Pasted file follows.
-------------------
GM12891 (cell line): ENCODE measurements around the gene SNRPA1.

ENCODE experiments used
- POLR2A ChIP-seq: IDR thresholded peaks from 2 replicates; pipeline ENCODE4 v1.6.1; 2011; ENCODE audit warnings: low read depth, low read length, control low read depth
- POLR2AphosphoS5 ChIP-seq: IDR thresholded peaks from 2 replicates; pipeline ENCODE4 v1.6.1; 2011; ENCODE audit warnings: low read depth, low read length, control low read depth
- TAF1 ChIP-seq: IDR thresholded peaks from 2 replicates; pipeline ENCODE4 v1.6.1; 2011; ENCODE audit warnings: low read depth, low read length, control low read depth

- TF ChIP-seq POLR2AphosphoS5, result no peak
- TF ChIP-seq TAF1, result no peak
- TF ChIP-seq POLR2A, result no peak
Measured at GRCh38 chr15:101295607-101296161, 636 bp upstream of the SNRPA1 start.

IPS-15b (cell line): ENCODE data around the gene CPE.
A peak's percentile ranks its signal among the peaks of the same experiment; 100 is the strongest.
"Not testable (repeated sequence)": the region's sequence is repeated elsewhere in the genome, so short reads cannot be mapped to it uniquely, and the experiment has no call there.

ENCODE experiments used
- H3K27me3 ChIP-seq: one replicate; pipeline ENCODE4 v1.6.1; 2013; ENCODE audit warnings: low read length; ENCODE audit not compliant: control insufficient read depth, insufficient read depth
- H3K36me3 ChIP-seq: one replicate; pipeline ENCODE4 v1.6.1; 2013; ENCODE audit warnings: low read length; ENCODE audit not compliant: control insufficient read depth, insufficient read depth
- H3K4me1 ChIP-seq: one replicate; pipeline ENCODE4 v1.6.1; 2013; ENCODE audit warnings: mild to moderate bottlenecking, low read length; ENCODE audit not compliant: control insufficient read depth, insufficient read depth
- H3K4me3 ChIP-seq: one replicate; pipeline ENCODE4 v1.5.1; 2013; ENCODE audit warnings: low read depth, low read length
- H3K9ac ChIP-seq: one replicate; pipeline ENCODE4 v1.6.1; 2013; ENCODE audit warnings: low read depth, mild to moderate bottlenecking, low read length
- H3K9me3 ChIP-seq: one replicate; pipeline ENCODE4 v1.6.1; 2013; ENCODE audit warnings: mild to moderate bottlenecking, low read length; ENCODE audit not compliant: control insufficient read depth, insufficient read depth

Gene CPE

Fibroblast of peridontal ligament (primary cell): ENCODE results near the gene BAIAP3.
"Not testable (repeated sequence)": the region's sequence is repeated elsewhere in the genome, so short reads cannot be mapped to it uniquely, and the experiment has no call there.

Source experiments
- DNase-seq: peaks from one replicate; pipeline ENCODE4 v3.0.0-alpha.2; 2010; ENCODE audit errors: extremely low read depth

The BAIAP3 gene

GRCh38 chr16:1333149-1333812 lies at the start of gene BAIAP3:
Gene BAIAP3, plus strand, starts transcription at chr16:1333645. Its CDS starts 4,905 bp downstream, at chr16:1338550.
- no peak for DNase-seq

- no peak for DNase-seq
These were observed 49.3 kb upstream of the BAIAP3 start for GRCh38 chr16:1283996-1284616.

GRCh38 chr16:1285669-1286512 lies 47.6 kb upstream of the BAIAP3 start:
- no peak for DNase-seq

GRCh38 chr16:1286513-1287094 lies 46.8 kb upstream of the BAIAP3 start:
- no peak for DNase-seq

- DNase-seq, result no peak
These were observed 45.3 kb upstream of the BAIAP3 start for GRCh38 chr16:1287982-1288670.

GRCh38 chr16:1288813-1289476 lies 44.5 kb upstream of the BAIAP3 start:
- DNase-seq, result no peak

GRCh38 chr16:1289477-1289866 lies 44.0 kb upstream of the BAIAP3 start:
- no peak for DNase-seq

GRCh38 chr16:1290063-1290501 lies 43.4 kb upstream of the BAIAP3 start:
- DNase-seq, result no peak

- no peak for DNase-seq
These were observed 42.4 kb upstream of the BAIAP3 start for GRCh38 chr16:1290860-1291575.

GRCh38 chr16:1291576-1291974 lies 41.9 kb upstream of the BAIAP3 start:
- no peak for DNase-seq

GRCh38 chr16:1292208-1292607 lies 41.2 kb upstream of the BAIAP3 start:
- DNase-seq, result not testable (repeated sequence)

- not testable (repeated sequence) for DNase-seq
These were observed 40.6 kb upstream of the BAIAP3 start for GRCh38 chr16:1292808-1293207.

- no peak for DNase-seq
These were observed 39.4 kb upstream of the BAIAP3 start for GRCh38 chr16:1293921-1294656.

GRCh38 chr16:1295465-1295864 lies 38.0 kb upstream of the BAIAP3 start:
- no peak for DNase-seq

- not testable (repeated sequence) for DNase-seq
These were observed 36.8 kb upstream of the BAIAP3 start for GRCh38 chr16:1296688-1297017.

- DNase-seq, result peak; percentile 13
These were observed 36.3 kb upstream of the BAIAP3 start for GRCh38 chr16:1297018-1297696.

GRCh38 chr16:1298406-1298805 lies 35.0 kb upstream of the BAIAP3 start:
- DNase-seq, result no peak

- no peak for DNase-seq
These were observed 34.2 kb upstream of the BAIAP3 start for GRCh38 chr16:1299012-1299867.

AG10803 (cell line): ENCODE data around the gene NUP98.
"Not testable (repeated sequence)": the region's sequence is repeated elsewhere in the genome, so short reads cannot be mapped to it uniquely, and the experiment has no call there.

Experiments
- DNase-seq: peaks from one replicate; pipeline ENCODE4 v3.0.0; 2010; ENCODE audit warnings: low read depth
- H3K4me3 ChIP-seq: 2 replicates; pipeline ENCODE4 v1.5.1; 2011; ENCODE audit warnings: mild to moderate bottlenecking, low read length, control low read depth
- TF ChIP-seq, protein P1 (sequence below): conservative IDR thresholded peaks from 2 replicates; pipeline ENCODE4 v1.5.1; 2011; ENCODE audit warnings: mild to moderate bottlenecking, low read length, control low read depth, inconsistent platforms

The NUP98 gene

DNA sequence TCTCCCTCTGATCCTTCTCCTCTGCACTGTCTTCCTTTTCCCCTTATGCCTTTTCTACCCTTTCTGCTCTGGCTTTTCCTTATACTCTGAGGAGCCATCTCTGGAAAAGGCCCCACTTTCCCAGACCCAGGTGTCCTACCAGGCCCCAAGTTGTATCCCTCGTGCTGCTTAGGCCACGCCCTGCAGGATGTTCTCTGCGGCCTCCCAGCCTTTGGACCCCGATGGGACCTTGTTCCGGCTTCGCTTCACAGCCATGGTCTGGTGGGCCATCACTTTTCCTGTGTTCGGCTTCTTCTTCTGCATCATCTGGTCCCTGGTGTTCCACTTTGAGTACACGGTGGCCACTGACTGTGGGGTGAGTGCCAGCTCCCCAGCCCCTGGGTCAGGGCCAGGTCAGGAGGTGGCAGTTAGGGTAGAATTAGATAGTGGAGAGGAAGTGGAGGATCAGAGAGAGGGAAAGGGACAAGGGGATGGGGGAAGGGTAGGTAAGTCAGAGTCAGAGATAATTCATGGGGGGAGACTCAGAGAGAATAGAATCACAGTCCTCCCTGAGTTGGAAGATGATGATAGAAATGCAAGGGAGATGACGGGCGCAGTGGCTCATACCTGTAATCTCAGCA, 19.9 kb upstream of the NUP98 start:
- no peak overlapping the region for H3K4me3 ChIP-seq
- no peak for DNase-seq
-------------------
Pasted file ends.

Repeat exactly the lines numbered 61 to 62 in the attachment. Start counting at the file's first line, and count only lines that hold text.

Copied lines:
- no peak for DNase-seq
These were observed 34.2 kb upstream of the BAIAP3 start for GRCh38 chr16:1299012-1299867.